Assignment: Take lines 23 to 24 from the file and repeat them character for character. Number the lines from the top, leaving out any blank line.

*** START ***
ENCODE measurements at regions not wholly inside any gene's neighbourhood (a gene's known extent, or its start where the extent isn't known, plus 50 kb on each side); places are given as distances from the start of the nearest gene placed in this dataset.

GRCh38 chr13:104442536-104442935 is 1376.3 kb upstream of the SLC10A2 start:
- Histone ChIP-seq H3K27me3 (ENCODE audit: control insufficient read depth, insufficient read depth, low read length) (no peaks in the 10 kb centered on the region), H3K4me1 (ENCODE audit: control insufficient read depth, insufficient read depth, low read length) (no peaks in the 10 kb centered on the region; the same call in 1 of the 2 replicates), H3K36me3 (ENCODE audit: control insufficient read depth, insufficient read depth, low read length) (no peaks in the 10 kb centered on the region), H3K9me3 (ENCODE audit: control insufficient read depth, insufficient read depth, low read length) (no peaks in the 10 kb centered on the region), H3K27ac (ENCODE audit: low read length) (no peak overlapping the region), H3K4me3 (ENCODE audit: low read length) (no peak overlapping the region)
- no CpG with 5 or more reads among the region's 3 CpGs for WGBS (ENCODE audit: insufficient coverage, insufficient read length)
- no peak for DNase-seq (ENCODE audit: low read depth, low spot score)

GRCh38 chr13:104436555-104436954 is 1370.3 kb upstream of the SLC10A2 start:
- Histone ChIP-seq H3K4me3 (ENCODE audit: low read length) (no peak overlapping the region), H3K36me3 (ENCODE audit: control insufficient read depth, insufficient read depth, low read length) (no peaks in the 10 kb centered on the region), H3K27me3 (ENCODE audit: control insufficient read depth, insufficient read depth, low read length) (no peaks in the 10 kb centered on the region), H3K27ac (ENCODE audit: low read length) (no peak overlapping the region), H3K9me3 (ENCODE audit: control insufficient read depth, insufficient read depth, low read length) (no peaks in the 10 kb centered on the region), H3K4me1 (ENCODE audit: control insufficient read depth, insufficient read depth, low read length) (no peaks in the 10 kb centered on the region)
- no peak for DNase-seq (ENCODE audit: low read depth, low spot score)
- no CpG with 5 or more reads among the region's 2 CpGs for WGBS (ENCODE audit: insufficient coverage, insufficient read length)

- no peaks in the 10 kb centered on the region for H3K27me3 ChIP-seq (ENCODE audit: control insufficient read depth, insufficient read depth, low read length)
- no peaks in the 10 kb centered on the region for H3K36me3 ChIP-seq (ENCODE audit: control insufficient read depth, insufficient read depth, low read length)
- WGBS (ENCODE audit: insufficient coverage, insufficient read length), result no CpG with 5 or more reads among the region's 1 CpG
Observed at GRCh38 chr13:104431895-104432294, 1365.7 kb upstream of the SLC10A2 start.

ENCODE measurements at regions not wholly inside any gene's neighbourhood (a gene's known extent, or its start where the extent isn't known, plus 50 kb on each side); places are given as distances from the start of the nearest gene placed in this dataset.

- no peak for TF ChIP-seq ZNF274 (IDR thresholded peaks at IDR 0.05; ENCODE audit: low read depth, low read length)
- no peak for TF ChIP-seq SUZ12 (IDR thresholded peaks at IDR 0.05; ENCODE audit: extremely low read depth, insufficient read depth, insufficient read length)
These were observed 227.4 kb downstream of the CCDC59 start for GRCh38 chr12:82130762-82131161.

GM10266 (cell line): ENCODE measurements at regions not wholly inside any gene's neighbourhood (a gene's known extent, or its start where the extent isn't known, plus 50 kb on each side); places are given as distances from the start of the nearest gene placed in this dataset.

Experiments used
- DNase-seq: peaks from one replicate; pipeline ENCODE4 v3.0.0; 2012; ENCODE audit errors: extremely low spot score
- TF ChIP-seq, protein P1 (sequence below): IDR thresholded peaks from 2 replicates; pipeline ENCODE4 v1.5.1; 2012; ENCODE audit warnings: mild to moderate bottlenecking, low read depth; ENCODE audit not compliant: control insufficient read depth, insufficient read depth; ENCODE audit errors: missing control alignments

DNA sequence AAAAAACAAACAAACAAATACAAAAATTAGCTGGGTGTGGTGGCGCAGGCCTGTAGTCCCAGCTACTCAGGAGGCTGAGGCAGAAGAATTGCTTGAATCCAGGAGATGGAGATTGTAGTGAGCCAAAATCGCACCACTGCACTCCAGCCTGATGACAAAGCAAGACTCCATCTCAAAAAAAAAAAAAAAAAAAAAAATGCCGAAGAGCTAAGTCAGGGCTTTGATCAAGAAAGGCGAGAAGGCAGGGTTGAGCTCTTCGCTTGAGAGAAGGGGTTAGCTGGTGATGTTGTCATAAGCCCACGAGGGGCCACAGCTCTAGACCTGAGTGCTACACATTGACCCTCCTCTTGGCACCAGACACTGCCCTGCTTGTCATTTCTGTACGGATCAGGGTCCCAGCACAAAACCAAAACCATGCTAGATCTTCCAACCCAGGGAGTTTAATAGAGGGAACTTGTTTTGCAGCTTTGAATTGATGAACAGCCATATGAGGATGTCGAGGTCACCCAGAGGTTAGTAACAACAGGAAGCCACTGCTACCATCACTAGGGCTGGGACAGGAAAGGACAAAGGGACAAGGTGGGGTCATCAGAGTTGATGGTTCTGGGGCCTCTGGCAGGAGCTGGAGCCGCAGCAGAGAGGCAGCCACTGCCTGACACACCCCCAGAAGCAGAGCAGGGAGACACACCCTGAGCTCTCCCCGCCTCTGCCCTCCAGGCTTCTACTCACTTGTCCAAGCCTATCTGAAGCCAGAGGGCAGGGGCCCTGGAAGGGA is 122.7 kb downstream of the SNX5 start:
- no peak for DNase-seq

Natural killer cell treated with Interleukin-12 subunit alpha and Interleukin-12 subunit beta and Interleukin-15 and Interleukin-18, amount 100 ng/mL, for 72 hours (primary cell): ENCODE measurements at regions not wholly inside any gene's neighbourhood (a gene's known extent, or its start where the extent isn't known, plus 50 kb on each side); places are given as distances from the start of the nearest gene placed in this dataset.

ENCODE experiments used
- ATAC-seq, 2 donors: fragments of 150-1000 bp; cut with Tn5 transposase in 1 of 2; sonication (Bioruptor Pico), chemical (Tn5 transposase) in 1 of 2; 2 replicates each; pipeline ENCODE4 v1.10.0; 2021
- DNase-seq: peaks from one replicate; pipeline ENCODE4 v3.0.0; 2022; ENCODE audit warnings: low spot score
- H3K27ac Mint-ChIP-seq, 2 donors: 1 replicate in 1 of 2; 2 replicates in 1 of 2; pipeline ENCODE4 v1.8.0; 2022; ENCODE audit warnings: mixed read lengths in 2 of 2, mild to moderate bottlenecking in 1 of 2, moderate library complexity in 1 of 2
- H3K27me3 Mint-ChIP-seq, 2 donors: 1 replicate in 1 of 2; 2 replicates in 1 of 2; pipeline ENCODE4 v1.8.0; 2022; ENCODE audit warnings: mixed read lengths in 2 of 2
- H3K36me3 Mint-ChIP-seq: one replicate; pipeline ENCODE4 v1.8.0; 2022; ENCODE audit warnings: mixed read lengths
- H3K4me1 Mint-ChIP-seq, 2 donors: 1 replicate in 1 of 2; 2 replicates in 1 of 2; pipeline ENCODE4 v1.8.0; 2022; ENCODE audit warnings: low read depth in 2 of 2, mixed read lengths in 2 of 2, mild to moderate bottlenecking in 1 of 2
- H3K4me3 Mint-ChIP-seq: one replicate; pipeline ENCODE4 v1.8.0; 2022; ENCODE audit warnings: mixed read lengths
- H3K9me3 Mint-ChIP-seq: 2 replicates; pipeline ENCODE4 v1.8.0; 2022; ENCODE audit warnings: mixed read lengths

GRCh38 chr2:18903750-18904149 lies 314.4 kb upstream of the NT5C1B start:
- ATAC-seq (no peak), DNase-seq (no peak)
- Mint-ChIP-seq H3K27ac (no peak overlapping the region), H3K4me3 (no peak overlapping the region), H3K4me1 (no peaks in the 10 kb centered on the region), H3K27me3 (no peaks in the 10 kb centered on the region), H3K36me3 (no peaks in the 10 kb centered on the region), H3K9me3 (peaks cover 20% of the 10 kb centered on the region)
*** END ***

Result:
- no peak for DNase-seq

Natural killer cell treated with Interleukin-12 subunit alpha and Interleukin-12 subunit beta and Interleukin-15 and Interleukin-18, amount 100 ng/mL, for 72 hours (primary cell): ENCODE measurements at regions not wholly inside any gene's neighbourhood (a gene's known extent, or its start where the extent isn't known, plus 50 kb on each side); places are given as distances from the start of the nearest gene placed in this dataset.